Diabetic Diets 101
By Eleanor Duse
Diabetes is an increasingly common disease, affecting about 8 percent of Americans -- and nearly a quarter of all Americans older than age 60 [source: CBS]. It's so common that it has made its way into regional dialects; it's known variously as "sugar," "the sugar" and "sugar diabetes" [source: Patrick].
As those nicknames suggest, diabetes affects the body's ability to process dietary sugar. If untreated, it can lead to numerous complications, including blindness, nerve damage, heart and circulation problems, gangrene and amputation of the feet, kidney failure and early death. The good news is that, in many cases, treatment, which usually involves a combination of diet and medication, can greatly reduce the risk of these complications.
There are two types of diabetes. Type I (formerly known as juvenile diabetes) is sometimes called insulin-dependent diabetes. That's because Type I patients have to take insulin, either via regular injections or via an insulin pump. Insulin is the hormone produced by the pancreas that helps the body process sugar. Type I patients don't make enough insulin on their own.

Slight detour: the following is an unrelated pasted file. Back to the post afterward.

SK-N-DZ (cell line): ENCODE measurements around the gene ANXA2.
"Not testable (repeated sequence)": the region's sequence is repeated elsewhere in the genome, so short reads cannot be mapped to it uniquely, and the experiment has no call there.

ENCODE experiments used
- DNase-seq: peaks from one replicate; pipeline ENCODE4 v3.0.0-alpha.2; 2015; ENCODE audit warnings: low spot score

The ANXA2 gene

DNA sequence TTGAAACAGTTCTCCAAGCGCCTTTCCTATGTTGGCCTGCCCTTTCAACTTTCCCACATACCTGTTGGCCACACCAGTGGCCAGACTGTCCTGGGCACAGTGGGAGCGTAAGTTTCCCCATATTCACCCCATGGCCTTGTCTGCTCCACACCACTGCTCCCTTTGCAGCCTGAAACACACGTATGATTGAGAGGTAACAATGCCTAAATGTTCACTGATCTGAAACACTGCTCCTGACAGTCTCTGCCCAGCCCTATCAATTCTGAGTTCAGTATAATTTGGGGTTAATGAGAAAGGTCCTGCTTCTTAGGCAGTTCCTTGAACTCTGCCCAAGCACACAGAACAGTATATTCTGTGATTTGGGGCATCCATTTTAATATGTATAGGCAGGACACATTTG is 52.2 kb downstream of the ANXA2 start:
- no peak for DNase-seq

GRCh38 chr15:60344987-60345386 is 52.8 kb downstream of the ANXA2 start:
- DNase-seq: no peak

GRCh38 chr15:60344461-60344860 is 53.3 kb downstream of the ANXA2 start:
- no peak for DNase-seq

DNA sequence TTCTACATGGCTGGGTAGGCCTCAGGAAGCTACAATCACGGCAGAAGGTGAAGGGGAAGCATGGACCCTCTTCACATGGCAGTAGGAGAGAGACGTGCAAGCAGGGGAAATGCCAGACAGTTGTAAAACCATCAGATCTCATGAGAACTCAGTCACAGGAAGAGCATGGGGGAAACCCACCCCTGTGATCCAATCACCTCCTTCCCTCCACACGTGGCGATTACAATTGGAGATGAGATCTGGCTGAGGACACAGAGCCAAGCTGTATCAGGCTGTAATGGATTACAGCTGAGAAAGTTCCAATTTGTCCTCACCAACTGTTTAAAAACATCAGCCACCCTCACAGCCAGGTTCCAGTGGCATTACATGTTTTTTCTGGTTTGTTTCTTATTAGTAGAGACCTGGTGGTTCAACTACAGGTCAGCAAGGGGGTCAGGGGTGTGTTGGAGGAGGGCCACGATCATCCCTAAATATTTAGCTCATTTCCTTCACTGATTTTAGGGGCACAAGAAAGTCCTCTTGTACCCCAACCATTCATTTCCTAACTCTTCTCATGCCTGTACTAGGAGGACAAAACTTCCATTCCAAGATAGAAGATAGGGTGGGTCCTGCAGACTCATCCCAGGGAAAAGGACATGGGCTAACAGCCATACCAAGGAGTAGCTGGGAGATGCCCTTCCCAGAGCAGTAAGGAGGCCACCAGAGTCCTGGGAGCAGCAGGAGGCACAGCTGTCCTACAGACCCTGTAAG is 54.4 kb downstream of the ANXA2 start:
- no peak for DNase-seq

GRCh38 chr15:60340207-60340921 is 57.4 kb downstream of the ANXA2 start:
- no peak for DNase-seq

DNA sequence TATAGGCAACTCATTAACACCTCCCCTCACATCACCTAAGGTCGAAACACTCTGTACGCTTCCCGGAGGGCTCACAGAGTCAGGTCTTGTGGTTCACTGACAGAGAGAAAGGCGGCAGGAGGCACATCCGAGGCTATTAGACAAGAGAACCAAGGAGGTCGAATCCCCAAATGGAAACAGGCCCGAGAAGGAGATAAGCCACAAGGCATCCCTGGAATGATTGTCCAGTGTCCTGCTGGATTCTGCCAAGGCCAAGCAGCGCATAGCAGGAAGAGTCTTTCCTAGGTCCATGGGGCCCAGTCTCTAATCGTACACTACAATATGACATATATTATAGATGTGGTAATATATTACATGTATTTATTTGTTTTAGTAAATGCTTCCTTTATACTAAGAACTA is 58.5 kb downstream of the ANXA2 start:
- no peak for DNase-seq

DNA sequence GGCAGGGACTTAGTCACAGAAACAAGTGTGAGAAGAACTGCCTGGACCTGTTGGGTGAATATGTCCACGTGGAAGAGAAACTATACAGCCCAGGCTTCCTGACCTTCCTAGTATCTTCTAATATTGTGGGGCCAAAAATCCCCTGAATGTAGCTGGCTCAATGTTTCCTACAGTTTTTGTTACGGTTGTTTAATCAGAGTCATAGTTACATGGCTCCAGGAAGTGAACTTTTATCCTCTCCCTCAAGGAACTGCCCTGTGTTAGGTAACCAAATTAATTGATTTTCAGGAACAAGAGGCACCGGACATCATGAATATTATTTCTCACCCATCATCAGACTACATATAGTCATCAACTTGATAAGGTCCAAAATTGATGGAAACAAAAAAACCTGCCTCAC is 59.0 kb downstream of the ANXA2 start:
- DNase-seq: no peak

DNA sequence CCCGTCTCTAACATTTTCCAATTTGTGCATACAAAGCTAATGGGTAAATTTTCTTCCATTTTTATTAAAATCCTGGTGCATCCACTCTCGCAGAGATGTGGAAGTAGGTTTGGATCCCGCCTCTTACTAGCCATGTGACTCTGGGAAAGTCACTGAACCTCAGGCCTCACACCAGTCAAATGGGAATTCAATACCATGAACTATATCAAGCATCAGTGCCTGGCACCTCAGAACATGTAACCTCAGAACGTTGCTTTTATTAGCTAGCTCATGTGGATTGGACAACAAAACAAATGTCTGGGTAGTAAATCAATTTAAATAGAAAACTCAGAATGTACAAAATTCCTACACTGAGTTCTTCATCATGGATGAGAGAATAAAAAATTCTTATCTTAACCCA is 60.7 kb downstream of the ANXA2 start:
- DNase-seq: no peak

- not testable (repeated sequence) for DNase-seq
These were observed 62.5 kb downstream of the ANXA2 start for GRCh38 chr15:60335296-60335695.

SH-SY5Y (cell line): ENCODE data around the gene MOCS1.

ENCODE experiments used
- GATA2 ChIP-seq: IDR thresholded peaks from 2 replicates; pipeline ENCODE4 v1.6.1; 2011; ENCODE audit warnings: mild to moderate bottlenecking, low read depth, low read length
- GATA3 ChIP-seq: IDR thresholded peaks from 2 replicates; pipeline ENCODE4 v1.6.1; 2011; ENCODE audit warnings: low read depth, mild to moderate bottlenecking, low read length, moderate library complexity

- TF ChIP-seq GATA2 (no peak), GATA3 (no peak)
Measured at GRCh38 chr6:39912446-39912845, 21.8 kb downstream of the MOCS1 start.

Type II diabetes (formerly known as adult-onset diabetes) is almost always a complication of being overweight. Although its causes and treatment are different from those of Type I, its symptoms and complications are highly similar. In type II diabetes, the body stops being able to use its own insulin.
Type II patients may take insulin. They must also change their eating habits. The goal of a diabetic diet is twofold: to get the patient to a healthy weight (thereby reducing the physical causes of diabetes as well as many of its complications) and to regulate blood sugar by regulating the intake of the foods that produce it.
In this article, we'll look more closely at diabetic diets -- what goes into making a diabetic eating plan, which foods you'll need to be careful about, and some tips for sticking to a diabetic diet in our decidedly unhealthful world.
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